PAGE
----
Does Your Discipline Process Work (Part 4)?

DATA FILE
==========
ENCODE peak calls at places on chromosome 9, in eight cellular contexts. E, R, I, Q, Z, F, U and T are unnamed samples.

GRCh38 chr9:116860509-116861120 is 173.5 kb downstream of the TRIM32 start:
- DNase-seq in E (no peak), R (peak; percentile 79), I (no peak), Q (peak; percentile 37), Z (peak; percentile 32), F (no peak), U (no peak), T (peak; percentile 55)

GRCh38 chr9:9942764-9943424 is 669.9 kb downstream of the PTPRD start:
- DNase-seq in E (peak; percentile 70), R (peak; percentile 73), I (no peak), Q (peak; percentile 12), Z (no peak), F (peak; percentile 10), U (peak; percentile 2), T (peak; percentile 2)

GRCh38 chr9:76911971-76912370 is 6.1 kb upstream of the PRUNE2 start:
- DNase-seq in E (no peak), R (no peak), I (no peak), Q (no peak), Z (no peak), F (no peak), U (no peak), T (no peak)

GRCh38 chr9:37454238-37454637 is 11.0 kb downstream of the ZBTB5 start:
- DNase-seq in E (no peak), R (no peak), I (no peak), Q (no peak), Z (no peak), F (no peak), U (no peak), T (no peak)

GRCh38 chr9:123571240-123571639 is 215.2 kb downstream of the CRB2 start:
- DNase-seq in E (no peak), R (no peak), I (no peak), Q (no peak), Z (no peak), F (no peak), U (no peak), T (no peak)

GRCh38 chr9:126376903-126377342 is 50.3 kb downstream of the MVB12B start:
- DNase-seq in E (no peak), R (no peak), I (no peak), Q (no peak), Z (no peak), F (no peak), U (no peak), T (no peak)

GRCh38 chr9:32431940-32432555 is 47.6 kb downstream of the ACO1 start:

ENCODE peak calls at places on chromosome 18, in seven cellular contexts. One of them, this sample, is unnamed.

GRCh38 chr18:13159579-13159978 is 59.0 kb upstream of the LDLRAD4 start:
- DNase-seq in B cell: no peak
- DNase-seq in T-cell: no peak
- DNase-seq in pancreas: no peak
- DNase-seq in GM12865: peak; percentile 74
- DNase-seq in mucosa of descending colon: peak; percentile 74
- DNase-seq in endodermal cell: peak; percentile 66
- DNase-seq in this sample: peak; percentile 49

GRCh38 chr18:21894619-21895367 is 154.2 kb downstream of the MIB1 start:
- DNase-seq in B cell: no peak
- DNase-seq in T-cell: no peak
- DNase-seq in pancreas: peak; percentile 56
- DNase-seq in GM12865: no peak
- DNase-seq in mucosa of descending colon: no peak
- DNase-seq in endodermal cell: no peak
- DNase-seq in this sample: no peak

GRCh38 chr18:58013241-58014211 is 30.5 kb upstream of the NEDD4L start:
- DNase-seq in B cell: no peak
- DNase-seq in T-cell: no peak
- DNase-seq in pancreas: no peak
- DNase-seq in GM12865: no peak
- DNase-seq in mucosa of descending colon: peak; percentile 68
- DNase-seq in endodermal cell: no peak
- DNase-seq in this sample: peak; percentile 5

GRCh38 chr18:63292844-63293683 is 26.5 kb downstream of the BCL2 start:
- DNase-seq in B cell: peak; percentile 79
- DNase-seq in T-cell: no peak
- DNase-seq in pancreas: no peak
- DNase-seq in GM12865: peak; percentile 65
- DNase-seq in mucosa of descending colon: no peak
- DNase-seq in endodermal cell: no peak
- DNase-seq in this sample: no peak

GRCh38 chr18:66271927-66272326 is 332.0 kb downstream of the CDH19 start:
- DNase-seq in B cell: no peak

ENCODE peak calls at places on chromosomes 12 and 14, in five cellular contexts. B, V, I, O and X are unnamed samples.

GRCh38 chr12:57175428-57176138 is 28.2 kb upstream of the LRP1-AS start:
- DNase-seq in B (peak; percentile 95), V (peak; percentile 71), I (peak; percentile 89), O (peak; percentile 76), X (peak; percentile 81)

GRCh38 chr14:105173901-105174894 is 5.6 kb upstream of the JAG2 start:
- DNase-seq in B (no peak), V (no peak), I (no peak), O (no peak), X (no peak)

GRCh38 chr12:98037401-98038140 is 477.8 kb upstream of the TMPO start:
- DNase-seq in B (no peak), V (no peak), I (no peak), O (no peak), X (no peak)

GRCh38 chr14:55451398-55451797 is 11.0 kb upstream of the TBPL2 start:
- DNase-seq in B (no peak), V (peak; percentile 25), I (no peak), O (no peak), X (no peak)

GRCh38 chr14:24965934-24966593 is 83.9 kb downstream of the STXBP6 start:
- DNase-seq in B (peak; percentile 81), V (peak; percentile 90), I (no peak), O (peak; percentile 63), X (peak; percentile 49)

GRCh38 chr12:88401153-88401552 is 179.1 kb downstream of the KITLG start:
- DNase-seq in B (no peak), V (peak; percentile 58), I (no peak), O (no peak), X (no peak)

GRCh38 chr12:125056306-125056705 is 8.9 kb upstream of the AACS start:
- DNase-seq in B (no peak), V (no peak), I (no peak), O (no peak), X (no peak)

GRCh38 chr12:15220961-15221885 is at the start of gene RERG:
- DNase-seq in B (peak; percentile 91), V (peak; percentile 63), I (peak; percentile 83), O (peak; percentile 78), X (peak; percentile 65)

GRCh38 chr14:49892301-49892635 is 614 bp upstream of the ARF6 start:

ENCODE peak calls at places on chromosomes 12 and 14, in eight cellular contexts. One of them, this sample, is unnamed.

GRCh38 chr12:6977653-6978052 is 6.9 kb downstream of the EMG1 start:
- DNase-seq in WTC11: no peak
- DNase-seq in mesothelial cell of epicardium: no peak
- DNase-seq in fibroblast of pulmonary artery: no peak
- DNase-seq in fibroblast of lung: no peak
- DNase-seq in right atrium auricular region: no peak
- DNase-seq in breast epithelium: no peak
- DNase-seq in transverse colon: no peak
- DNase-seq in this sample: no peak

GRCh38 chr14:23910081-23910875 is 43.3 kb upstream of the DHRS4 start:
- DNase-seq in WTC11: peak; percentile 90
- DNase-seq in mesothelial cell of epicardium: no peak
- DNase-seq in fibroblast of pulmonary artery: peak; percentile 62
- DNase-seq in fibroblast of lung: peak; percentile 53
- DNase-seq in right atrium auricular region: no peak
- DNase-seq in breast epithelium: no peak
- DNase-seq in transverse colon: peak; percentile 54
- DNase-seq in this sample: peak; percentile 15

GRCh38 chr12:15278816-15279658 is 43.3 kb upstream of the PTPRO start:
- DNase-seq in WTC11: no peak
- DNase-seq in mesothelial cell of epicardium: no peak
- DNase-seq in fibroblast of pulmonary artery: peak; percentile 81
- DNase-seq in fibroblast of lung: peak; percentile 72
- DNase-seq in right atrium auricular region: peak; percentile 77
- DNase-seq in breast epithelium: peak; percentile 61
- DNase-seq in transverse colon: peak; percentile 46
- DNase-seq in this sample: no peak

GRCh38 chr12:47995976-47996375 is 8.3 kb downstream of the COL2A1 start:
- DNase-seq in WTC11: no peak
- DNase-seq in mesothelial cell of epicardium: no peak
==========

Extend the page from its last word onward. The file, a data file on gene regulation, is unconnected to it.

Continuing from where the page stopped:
In Part 1 of this blog series, I wrote about the underlying assumptions that makeup the positive discipline process. Part 2 was focused on overcoming some of the common and costly mistakes leaders make that derail behavioral change. Part 3 was about the scaling levels of the Discipline Continuum. Today’s post is focused on having the actual discipline conversation. Here is a simple 5-Step process for helping employees make commitment to change and reinforcing their ownership in the process. Step 1 – Situation:Begin by describing the behavior you saw as specifically as possible – either a performance issue or behavioral problem. Step 2 – Impact: Next, describe the impact of the behavior — on you, on other team members, your customers, etc. Describing the impact helps the employee understand the consequences of his behavior. Step 3 – Input: Ask the team member for his input. For example, “What is your perspective on the issue or problem?” and “What ideas do you have to improve?” You are much more likely to gain a team member’s commitment to change by actively involving him in the process. Step 4 – Commitment and follow-up: Summarize the discussion, agree on an action plan, and schedule a follow-up. Literally pull out your calendar and set aside time to review progress. Follow-up reinforces behavioral change and increases the likelihood of improving performance. Step 5 – Confirm continuum: Communicate where the team member is within the discipline continuum and provide encouragement. Remember, positive discipline is designed to help a team member be successful. There are no threats. There are no warnings. There are no ultimatums. There is simply transparency, open communication, and ownership to change.

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